Greg Stoda of the Palm Beach Post mentioned that Miami Marlins start outfielder Giancarlo Stanton will need to develop more patience given his situation hitting in the middle of a punch-less Marlins lineup. Because the team has few hitters around him that can adequately "protect" him, it has been suggested that the Marlins are in a bad situation with their best player; he simply will not get good pitches to hit, and thus he will not produce for the team.
To that end, the Marlins have tried to help Stanton be patient. Hitting coach Tino Martinez stressed the usefulness of that virtue to him.
"He’s frustrated," Martinez admitted. "It’s easy to tell him to be patient and take the walks. But when he gets to the plate, a great hitter like him wants to hit. He knows he needs to be selective, because pitchers are pitching around him. He can’t help them out by swinging at pitches that aren’t strikes."
This is very true, and it is an issue that we discussed recently here on Fish Stripes. Indeed, Stanton is not seeing as many strikes as he was before, and that has had him flailing and missing often, perhaps in an attempt to "do too much" for the team. Manager Mike Redmond and others see this as an issue of a lack of "lineup protection," or the idea that a great hitter can be hurt and diminished in effectiveness if he is not surrounded by good hitters.
For a long time, lineup protection was deemed a "myth" by sabermetrics, but a couple of years ago, Tom Tango explained what he discussed in The Book: Playing the Percentages in Baseball regarding lineup protection.
There are two issues to consider:
- Do players (pitchers and/or batters) behave differently based on who is on deck?
- Is the overall impact better or worse?
In The Book, we looked at this topic. Luckily for you, it was excerpted a few years back at The Hardball Times (please read that). The first takeaway is that yes, definitely the players respond differently. And really, when you are talking about human beings in different situations, the expectation is that they should respond differently. After all, they are not automatons, are they? And they respond on the surface as you'd expect: the pitcher is avoiding the unprotected batter, which results in more walks (and more strikeouts).
So, score a big one for conventional wisdom.
But, even though there is a different response pattern by the players involved, that does not by itself mean that it favors one side or the other. Indeed, the result of our study shows that when it comes to putting the ball in play, there was no significant impact.
So, score a wake-up call for conventional wisdom.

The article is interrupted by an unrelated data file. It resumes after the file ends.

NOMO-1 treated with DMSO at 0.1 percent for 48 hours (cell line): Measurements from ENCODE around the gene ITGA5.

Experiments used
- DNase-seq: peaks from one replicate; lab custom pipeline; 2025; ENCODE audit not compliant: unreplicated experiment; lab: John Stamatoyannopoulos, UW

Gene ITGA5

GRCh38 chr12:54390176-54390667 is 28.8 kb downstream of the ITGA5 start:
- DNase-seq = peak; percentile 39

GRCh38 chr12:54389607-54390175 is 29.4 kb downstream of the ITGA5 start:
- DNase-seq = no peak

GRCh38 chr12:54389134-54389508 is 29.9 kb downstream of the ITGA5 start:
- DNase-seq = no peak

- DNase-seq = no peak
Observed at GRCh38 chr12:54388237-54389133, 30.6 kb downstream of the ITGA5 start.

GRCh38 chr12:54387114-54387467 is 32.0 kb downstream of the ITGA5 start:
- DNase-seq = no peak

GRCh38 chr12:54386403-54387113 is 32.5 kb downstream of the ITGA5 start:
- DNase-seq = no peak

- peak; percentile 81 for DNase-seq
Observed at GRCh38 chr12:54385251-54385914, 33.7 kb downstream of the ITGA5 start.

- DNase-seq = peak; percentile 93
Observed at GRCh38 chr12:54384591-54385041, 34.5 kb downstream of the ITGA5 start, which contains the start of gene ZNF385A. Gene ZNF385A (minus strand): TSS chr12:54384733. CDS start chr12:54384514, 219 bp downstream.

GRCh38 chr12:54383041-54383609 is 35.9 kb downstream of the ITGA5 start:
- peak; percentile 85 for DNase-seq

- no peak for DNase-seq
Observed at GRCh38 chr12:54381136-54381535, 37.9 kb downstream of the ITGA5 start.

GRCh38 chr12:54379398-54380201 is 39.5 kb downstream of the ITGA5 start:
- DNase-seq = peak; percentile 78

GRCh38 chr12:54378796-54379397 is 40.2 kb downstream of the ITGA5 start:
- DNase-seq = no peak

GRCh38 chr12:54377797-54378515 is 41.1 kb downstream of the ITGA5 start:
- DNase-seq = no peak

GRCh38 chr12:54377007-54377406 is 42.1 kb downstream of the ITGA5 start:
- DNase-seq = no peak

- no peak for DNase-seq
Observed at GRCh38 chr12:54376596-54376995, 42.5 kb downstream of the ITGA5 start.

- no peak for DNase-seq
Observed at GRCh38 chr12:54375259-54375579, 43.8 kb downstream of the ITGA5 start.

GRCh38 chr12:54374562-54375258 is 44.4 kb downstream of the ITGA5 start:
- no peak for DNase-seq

Essentially, conventional wisdom is correct in stating that a hitter is approached differently without good hitters behind him. Fans have been right about that for years, and we ourselves see it in Stanton's treatment this season; he is seeing fewer strikes because pitchers do not have to throw to him. Last year, there was a similar calamity regarding Stanton's lack of protection in the lineup, and I pointed out a similar problem.
But here is where the whole "myth" discussion got out of hand. As Tango notes, while the hitter is indeed approached differently, the results end up being the same. From the linked Hardball Times excerpt:
Batting Stats For Good Hitters, In Likely IBB Situations (Scaled To 600 PA)
Status wOBA 1B 2B 3B HR NIBB HBP RBOE SO Other Out Unprotected .380 83 32 3 16 91 10 6 108 251 Protected .376 83 31 3 18 83 10 6 104 262 Leading .382 92 31 3 21 72 7 7 97 270
What does that table mean? When a hitter is unprotected by a good batter behind him, he tends to walk more often (91 vs. 83 walks per 600 plate appearance) and strike out more often (108 vs. 104), but the value of the balls in play hit are almost exactly the same. In the end, what happens is that the value of non-walks is almost identical when comparing unprotected players versus protected players. The hits that unprotected hitters hit tend to be better by just enough to make up for the added strikeouts.
It is this aspect that goes against traditional wisdom that a hitter would struggle with more pitches thrown at the fringes of the strike zone. In general, hitters do not suffer from problems with lineup protection, so we should not be concerned about Stanton's protection.
Rather than attempting to flip-flop the lineup to protect Stanton, the Marlins should focus on developing Stanton's patience so that he can avoid the pitfalls of this approach. He is seeing more pitches out of the zone, but he is also swinging at more pitches, meaning that Tino Martinez is right to work on his pitch recognition. Stanton simply needs to get to the average of what the rest of those good hitters in Tango's study were doing.
But what about the Marlins' issues with Stanton being walked? After all, Stanton is receiving more walks in situations in which walks are not as valuable. Is there something the Fish can do with their lineup to make that not happen? The problem with this issue is not who is hitting behind Stanton, but rather who is hitting in general. The Marlins have a bad lineup, so no matter what you do with Stanton's order in it, the team is still going to struggle to drive runners on base home. The overarching issue has a lot less to do with Stanton's protection rather than Stanton's teammates as a group. The Marlins cannot hit, and that is affecting the team's run production, but it has nothing to do with Stanton's proficiency at the plate.
In other words, the Marlins cannot worry about who is hitting behind Stanton. If they are going to worry about anything, it should be to improve Stanton's eye for strikes and to improve the teammates he has rather than simply shuffling them back and forth with no added benefit.